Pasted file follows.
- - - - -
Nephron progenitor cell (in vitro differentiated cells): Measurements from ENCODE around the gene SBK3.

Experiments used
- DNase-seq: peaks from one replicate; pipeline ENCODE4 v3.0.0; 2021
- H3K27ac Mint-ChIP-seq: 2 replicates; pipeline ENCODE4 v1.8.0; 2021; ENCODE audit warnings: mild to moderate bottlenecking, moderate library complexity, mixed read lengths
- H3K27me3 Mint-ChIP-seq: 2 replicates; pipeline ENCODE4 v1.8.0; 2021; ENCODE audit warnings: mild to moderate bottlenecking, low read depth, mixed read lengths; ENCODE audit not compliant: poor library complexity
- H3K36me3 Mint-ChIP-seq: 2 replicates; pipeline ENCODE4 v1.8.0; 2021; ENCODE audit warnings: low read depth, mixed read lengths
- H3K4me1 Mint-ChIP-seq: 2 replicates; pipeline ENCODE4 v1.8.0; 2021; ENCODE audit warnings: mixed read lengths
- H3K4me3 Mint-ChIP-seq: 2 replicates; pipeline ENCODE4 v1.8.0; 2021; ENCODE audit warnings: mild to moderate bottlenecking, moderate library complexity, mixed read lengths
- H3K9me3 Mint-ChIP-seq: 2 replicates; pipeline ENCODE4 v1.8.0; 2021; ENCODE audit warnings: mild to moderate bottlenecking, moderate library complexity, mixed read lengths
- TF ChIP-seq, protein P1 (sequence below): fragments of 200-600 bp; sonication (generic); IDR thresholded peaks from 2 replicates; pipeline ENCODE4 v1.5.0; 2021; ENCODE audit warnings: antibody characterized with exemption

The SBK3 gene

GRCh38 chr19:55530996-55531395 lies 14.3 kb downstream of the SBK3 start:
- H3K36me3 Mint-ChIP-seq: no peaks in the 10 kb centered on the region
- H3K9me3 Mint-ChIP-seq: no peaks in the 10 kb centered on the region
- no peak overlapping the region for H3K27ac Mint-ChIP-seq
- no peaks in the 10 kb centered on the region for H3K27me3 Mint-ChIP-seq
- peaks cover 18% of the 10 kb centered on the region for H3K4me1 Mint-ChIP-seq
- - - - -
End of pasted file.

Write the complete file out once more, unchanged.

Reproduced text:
Nephron progenitor cell (in vitro differentiated cells): Measurements from ENCODE around the gene SBK3.

Experiments used
- DNase-seq: peaks from one replicate; pipeline ENCODE4 v3.0.0; 2021
- H3K27ac Mint-ChIP-seq: 2 replicates; pipeline ENCODE4 v1.8.0; 2021; ENCODE audit warnings: mild to moderate bottlenecking, moderate library complexity, mixed read lengths
- H3K27me3 Mint-ChIP-seq: 2 replicates; pipeline ENCODE4 v1.8.0; 2021; ENCODE audit warnings: mild to moderate bottlenecking, low read depth, mixed read lengths; ENCODE audit not compliant: poor library complexity
- H3K36me3 Mint-ChIP-seq: 2 replicates; pipeline ENCODE4 v1.8.0; 2021; ENCODE audit warnings: low read depth, mixed read lengths
- H3K4me1 Mint-ChIP-seq: 2 replicates; pipeline ENCODE4 v1.8.0; 2021; ENCODE audit warnings: mixed read lengths
- H3K4me3 Mint-ChIP-seq: 2 replicates; pipeline ENCODE4 v1.8.0; 2021; ENCODE audit warnings: mild to moderate bottlenecking, moderate library complexity, mixed read lengths
- H3K9me3 Mint-ChIP-seq: 2 replicates; pipeline ENCODE4 v1.8.0; 2021; ENCODE audit warnings: mild to moderate bottlenecking, moderate library complexity, mixed read lengths
- TF ChIP-seq, protein P1 (sequence below): fragments of 200-600 bp; sonication (generic); IDR thresholded peaks from 2 replicates; pipeline ENCODE4 v1.5.0; 2021; ENCODE audit warnings: antibody characterized with exemption

The SBK3 gene

GRCh38 chr19:55530996-55531395 lies 14.3 kb downstream of the SBK3 start:
- H3K36me3 Mint-ChIP-seq: no peaks in the 10 kb centered on the region
- H3K9me3 Mint-ChIP-seq: no peaks in the 10 kb centered on the region
- no peak overlapping the region for H3K27ac Mint-ChIP-seq
- no peaks in the 10 kb centered on the region for H3K27me3 Mint-ChIP-seq
- peaks cover 18% of the 10 kb centered on the region for H3K4me1 Mint-ChIP-seq